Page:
“Both low-tech and high-tech machines can surely help students learn but it is the teacher’s lesson objectives, knowledge of the subject, rapport with students, and a willingness to push and support them that count greatly in what students learn rather than anything intrinsic within the devices used.”
“In fact, OpenAI expects a collaborative disclaimer, one in which the published content is “attributed” to a human author (or company) at the same time that the “role of AI in formulating the content is clearly disclosed in a way that no reader could possibly miss.” …The company insists that we should not view the content generated by the human-AI interaction as entirely AI or “wholly” human. At the same time OpenAI insists that “it is a human who must take ultimate responsibility for the content being published.””
“As schools ponder what to call their work (DEI, JEDI, DEIJB, etc.), I urge you to avoid the illusion of inclusion and commit to the core issues before adding more letters.”
“I don’t believe we are in an endemic phase— a state of predictability. I think we are on our way, and COVID-19 will eventually fall into seasonal patterns. But this will likely take years. Until then, we will be in an awkward space between pandemic and endemic. Epidemiologists don’t have an official word for this phase. WHO flu risk management people would probably call this the “transition” phase.”
“If “Cultural Capital” was a sociology of judgment, then “Professing Criticism” is a sociology of criticism, an argument about how, during the twentieth century, the practice evolved from a wide-ranging amateur pursuit, requiring no specialist training or qualifications, into a profession and a discipline housed within the academy.”
“Daunt’s focus has been devolving power to local store managers. A great bookstore, he thinks, is a reflection of the community in which it exists. A Barnes & Noble next to a thriving church needs to be different than one down the street from a high school… “We sort of take three steps forward and then one step back,” Daunt told me. “The forward is my constantly encouraging and pushing for the stores themselves to have the complete freedom to do absolutely whatever they want — how they display their books, price their books, sort their sections, anything. Those freedoms are difficult if you lived in a very straitjacketed world where everything was dictated to you.””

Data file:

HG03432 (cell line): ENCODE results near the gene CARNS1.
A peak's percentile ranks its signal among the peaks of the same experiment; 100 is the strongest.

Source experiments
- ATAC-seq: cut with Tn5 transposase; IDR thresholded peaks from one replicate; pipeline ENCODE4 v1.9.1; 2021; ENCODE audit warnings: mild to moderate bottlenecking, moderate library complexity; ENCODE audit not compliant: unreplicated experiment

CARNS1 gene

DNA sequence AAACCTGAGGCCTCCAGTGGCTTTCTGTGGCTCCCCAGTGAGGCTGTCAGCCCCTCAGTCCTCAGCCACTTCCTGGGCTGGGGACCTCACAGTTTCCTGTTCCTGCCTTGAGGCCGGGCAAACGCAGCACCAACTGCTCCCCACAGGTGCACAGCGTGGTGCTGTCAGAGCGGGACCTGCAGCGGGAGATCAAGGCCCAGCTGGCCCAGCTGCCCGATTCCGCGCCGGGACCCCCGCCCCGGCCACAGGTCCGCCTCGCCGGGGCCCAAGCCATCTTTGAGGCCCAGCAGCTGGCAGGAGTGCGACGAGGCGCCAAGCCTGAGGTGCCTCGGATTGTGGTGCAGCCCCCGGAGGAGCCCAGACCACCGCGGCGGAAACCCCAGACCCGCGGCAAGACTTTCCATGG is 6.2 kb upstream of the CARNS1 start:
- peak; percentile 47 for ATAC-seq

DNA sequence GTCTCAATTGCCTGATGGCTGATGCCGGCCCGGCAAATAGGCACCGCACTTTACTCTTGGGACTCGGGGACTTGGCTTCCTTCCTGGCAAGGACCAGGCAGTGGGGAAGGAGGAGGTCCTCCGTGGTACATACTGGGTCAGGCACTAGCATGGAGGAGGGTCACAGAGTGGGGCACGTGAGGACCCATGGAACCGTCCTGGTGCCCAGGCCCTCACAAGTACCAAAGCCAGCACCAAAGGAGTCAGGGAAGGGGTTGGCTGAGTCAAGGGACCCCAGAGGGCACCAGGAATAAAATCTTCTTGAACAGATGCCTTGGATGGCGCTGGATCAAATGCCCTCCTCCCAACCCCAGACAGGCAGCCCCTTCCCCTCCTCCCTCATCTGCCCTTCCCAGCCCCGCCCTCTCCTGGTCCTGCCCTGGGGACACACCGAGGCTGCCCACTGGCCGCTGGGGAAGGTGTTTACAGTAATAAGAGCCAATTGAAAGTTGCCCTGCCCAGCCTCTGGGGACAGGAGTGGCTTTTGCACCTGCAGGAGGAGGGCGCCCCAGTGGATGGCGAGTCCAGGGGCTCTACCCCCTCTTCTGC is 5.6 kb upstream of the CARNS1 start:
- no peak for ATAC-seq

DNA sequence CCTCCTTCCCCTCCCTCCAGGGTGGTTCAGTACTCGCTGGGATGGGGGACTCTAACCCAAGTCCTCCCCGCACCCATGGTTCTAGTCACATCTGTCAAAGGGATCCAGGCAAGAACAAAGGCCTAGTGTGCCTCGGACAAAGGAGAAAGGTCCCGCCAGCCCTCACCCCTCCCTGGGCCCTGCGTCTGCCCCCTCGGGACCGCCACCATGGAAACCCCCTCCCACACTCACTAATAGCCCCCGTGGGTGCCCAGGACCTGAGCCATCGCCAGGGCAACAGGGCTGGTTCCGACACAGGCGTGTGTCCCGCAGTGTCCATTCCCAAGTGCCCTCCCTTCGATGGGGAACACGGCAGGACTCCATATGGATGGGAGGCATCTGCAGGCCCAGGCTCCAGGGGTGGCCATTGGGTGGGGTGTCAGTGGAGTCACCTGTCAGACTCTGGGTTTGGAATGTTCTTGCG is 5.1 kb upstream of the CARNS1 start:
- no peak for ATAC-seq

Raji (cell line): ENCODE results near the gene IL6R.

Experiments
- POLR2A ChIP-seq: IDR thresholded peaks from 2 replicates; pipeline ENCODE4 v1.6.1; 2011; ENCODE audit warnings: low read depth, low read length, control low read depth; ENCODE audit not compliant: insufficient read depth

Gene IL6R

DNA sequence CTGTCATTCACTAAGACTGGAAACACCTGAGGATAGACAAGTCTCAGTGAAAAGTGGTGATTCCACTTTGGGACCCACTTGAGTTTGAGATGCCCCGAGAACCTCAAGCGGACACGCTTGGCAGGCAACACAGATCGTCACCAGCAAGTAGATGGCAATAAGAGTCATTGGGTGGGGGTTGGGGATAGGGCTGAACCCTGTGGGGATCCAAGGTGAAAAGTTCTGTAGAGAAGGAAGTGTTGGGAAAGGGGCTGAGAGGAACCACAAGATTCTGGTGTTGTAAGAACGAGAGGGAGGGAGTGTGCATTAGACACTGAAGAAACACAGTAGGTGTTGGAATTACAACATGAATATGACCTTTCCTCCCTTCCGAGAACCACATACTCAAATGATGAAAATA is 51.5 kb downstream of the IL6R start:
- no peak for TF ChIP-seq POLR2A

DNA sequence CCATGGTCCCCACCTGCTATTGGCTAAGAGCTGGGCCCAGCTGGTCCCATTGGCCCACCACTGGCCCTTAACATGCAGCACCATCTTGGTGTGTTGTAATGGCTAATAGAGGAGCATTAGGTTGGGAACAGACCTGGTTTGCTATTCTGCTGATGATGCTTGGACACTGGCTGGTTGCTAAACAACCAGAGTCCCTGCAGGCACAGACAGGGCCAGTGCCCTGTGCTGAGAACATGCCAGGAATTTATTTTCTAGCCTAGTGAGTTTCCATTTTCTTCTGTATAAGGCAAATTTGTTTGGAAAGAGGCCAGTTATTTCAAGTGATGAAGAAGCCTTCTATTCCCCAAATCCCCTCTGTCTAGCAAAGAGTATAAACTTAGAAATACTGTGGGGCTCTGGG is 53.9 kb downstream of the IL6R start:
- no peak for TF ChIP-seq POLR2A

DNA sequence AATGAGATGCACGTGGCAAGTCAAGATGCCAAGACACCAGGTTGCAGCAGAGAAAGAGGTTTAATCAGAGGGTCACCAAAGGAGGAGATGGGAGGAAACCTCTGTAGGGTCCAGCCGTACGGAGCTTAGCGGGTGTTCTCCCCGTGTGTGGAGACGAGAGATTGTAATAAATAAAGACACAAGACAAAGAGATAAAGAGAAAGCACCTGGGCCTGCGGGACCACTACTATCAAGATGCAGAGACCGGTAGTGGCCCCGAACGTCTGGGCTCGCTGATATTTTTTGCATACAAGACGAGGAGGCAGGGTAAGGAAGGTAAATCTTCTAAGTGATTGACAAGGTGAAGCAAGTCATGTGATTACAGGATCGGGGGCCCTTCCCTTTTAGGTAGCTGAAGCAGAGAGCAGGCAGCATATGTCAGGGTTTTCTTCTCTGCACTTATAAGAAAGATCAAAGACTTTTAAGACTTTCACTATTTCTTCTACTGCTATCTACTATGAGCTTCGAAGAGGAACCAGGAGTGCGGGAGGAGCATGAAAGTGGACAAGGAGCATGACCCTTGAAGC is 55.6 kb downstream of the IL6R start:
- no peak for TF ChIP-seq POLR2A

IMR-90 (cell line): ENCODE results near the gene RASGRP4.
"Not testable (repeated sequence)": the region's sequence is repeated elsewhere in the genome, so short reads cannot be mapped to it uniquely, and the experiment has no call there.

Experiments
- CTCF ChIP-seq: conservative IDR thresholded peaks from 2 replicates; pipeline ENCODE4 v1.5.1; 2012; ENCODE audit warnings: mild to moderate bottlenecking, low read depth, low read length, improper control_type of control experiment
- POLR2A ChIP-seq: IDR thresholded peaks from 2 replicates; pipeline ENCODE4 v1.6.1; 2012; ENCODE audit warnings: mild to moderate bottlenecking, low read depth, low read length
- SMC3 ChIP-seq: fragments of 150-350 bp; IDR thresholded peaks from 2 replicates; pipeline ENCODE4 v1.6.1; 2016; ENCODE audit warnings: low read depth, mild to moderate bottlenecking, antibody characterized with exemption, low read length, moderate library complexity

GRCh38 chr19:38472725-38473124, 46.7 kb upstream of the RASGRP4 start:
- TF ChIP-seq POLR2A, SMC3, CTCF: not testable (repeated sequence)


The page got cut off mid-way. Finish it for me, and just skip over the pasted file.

“Children can benefit from them for a couple of reasons. For one thing, sleepovers provide an experience, like trick-or-treating, when the power balance between grown-ups and children can shift in the latter’s favor for the simple reason that parents don’t have the stamina to keep up with (or even stay awake for) kids’ antics. Feeling powerful can be energizing and, well, empowering. But an even more potent benefit is the chance to learn deeply from other families. I found it incredibly exciting to be a voyeur in another family’s home. Some families ran a tight ship; others had dishes piled high in the sink. Some parents were fun to talk with; others scared me witless. Some families seemed to be thriving; others were just hanging on. Seeing these differences helped me reflect on my own place in the world.”
Every week I send out articles I encounter from around the web. Subject matter ranges from hard knowledge about teaching to research about creativity and cognitive science to stories from other industries that, by analogy, inform what we do as educators. This breadth helps us see our work in new ways.
Readers include teachers, school leaders, university overseers, conference organizers, think tank workers, startup founders, nonprofit leaders, and people who are simply interested in what’s happening in education. They say it helps them keep tabs on what matters most in the conversation surrounding schools, teaching, learning, and more.
– Peter Nilsson